Elly asked to open the new packet of toothpaste we bought today. Then he spent a good 10 minutes practising his hand-eye coordination and fine motor skill (taking the tubes out of the boxes and putting them back in).
It doesn’t have to be toothpaste – and it shouldn’t be if your toddler is likely to open and eat any. Anything that comes in a cardboard box and can be handled easily would do. And there you have a nicely filled in time gap, or a quick few minutes to get something done.
This is one for the little people: a short, simple activity that gets them practicing their fine motor skills, pincer grip and hand-eye coordination. It’s mess free and can easily be left out for them to find and play with at will across the span of a day.
1. Clothes pegs (ones that can be worked by little fingers easily enough to ward off frustration caused by them being too hard to press open)
2. Something to pin them on (we used a colander, a cardboard box or similar would work just as well)
Elly had as much fun taking the pegs off the colander and putting them in and out of it as he did pegging them around it in the first place.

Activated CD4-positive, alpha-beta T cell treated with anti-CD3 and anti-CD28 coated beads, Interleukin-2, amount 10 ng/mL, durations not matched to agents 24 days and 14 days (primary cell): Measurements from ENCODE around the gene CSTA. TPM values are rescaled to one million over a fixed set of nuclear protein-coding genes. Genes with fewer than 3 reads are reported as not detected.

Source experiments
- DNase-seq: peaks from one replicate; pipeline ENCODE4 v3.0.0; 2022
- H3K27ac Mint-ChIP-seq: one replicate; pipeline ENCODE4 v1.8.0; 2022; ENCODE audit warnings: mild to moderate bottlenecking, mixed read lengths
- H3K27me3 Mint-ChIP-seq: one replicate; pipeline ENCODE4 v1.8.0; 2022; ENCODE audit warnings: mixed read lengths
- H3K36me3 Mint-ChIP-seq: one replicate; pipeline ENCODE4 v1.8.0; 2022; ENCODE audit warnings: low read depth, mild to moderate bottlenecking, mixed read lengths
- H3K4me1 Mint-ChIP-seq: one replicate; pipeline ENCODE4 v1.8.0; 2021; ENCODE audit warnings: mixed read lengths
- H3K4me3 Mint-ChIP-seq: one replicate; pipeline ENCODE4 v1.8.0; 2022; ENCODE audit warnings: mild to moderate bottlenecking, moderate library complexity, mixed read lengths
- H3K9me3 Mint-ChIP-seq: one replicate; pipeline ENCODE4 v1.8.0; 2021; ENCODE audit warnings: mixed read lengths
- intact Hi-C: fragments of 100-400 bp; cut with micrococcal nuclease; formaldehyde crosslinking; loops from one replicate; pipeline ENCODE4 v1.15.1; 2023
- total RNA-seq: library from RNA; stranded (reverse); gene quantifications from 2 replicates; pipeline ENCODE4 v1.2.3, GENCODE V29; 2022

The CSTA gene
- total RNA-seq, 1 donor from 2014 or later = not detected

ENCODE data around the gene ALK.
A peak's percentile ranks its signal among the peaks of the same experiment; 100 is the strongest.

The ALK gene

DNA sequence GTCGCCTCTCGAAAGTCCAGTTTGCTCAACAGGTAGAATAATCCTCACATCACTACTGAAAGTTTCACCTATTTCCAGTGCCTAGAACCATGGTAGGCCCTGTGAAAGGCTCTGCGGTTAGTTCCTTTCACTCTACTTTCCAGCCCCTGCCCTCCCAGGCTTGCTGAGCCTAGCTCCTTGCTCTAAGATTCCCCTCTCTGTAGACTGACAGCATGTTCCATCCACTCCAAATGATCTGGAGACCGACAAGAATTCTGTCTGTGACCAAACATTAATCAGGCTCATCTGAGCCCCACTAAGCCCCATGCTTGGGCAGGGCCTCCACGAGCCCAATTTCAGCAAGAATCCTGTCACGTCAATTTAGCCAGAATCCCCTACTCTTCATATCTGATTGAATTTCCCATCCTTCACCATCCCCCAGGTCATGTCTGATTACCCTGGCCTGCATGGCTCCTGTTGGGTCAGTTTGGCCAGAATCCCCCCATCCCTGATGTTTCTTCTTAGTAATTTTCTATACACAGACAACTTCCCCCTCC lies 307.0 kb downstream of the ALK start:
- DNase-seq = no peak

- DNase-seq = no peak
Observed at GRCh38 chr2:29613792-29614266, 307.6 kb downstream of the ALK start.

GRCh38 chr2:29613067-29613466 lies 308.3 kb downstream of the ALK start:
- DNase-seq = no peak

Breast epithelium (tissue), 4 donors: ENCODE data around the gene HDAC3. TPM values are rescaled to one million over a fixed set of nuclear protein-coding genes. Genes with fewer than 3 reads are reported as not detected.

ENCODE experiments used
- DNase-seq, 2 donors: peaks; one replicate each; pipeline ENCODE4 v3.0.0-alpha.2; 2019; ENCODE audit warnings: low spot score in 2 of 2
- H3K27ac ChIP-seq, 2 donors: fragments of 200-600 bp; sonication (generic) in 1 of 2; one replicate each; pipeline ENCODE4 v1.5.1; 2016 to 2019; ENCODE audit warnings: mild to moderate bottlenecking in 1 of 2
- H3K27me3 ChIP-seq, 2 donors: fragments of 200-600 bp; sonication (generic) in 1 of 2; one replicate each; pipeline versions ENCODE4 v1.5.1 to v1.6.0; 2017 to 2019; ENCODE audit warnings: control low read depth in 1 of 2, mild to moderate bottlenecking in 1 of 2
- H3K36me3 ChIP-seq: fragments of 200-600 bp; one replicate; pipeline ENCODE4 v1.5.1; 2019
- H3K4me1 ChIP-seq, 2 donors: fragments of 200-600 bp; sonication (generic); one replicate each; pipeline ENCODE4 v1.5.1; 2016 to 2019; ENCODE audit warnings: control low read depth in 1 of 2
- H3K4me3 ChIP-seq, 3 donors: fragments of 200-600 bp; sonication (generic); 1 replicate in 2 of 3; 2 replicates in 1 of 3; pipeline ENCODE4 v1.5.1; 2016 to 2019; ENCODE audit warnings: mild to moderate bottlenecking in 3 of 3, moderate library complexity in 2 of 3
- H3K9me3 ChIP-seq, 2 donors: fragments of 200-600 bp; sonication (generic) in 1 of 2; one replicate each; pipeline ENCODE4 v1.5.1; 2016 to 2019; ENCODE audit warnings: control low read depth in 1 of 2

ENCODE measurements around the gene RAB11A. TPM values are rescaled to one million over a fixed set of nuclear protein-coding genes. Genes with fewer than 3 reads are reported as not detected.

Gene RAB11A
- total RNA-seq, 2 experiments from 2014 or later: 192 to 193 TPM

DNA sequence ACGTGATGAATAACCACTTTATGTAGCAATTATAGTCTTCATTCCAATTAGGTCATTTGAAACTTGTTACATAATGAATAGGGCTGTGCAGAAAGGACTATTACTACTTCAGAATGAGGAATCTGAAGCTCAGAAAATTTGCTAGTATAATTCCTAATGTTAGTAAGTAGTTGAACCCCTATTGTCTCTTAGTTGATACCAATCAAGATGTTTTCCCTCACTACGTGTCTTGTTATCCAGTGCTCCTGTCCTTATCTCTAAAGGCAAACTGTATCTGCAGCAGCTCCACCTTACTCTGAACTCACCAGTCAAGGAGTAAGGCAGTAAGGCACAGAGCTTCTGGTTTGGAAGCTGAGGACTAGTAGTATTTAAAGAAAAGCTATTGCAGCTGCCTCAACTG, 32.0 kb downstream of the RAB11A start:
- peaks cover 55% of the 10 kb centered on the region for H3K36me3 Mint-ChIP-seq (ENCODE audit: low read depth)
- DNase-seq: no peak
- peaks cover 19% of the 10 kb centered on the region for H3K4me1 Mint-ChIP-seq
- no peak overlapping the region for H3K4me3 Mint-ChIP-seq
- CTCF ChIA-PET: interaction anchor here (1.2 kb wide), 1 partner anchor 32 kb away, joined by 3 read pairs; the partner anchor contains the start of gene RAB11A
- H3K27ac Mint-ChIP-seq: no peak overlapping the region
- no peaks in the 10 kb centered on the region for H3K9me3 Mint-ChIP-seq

This is great as an outdoor activity if you have paved paths or a patio in the garden, but can also be done indoors on tiled floors, walls or even on paper. All you need to do is throw some chalk sticks into water – the chunkier the better, and we use washed out yogurt pots.
The wet chalk draws much more silkily than if it is dry making it a completely different art process, and it is easily washed away after. Outside the clean up should be minimal to non-existent, and even inside (assuming there aren’t any major water spills in inconvenient places) it’s straightforward to wipe up. Another great thing about this activity when it’s done on the ground or walls is that it provides such a huge art space, encouraging crossing the midline and spatial awareness.
My two started out using a fairly conventional drawing style which progressed first to block colouring tiles and then to experimenting with their hands and feet.
Before you recycle your boxes (nappies/diapers in this case), open them up and set the kids loose with their crayons, pencils and pens. Add in some stickers or tape for variety, or leave a big box intact and let them get inside to decorate it.
No set up, no mess. Sounds like a win win activity to me.